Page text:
When the internet was created, ease-of-use wasn’t really front-of-mind. Well, in some ways it was, especially when you consider the base from which we were starting from. Prior to the Internet, the only way you could connect a computer to another computer was to talk in the language of those computers, and connecting to machines on the other side of the world was extremely difficult – if possible at all! So, by comparison, connecting computers via the Internet seems far easier.
As new protocols like the World Wide Web (i.e. the ‘web’, or what you see when you use your Internet Explorer, Chrome or Firefox browser) emerged, there wasn’t really any success (nor much effort) in re-casting some of the machine-friendly components of the technology to be more human-friendly. People just got used to typing ‘www’ and ‘.com’, for example, or had to learn the order of “http://”.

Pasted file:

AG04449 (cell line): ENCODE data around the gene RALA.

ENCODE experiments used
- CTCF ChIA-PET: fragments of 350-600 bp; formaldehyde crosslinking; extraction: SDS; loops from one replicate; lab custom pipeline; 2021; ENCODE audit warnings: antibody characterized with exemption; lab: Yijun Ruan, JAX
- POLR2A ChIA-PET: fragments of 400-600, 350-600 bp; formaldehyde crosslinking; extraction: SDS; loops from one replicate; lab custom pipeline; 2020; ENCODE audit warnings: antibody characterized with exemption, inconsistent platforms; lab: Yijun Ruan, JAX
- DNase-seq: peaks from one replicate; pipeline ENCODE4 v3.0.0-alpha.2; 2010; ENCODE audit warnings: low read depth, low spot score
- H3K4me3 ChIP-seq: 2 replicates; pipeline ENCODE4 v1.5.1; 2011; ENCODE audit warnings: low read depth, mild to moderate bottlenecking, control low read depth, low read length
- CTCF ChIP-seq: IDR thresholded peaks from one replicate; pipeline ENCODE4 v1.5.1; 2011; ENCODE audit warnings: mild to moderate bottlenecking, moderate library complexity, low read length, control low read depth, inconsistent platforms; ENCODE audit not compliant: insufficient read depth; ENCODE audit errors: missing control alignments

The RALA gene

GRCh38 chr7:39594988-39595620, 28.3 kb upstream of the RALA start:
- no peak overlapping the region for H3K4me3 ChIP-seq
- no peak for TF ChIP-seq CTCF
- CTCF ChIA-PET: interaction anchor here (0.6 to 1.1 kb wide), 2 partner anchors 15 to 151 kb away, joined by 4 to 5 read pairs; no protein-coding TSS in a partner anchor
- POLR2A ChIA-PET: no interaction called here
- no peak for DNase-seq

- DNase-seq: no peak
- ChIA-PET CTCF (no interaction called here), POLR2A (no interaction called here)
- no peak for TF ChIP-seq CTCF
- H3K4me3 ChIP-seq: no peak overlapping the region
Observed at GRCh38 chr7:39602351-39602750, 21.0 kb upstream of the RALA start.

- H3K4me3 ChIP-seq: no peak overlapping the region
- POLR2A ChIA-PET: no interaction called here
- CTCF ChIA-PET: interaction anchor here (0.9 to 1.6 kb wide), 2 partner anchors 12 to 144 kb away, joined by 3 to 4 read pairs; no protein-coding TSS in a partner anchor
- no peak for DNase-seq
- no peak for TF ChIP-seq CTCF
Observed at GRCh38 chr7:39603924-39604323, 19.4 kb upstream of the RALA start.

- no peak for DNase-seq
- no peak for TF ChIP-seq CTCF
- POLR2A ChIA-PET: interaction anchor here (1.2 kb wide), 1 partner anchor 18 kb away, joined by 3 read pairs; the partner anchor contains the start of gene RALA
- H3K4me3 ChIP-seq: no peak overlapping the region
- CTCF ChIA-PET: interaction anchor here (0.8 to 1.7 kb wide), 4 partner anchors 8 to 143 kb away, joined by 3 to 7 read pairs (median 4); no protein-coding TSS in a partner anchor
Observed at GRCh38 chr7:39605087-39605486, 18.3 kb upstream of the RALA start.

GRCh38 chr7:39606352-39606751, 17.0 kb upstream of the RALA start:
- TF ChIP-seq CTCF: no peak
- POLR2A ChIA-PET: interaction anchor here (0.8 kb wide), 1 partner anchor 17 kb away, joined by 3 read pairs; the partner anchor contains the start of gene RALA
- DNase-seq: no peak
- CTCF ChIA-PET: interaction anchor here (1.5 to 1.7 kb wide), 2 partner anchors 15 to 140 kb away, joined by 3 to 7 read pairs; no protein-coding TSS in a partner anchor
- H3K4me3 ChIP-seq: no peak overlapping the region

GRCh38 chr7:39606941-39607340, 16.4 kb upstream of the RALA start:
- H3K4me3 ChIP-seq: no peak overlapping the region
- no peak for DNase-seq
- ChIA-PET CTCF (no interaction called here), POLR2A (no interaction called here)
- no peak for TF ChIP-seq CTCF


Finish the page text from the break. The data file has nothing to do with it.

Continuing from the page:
For technology folk, it was somewhat amusing and puzzling when various internet nomenclature started to become commonplace in non-technical circles. But even with people adopting the technical language, you still had the problem of the length of internet addresses – also known as URLs. As the internet has expanded, this problem is only more pronounced.
So, URL shortening services have started to gain popularity. One such example is Bitly – at http://bit.ly – which allows you to set up a free account and then enter long URLs and have them shortened. So, for example, http://www.catholic.geek.nz/Blog/about/ becomes http://bit.ly/ZFj8kg.
It is a good way to save links you have found around the internet, and also a good way to share links without entering a paragraph of text. Plus, you can see when people have clicked on your link. Try it out the next time you see a long link or a website you want to save for later.